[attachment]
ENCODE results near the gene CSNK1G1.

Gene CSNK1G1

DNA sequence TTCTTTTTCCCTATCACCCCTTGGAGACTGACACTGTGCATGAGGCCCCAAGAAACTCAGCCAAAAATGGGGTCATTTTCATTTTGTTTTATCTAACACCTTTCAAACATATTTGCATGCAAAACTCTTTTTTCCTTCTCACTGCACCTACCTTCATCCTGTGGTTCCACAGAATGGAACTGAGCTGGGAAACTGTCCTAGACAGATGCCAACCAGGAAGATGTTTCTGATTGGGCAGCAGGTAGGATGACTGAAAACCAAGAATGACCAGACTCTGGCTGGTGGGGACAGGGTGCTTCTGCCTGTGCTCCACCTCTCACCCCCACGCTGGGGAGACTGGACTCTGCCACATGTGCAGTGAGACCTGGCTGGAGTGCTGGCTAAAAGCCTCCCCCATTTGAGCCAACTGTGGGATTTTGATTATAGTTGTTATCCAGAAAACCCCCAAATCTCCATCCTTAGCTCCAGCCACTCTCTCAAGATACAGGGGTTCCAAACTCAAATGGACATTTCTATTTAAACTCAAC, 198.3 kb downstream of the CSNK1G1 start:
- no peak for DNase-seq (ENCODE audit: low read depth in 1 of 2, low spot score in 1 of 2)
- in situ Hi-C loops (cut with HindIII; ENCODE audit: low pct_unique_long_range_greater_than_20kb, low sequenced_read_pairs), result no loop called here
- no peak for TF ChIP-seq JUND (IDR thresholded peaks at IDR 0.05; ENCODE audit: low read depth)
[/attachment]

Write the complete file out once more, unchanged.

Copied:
ENCODE results near the gene CSNK1G1.

Gene CSNK1G1

DNA sequence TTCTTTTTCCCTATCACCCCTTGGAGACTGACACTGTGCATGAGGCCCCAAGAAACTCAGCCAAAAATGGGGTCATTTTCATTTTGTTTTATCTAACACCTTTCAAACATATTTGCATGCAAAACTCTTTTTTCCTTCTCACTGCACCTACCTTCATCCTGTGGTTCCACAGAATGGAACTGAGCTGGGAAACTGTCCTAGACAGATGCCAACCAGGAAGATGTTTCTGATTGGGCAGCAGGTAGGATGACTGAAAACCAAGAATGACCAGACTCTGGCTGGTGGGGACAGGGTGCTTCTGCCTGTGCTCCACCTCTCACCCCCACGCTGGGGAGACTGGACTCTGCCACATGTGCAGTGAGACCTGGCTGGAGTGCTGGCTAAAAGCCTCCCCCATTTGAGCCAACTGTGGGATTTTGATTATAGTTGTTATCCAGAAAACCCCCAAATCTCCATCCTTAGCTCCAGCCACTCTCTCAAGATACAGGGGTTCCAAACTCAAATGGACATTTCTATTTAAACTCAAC, 198.3 kb downstream of the CSNK1G1 start:
- no peak for DNase-seq (ENCODE audit: low read depth in 1 of 2, low spot score in 1 of 2)
- in situ Hi-C loops (cut with HindIII; ENCODE audit: low pct_unique_long_range_greater_than_20kb, low sequenced_read_pairs), result no loop called here
- no peak for TF ChIP-seq JUND (IDR thresholded peaks at IDR 0.05; ENCODE audit: low read depth)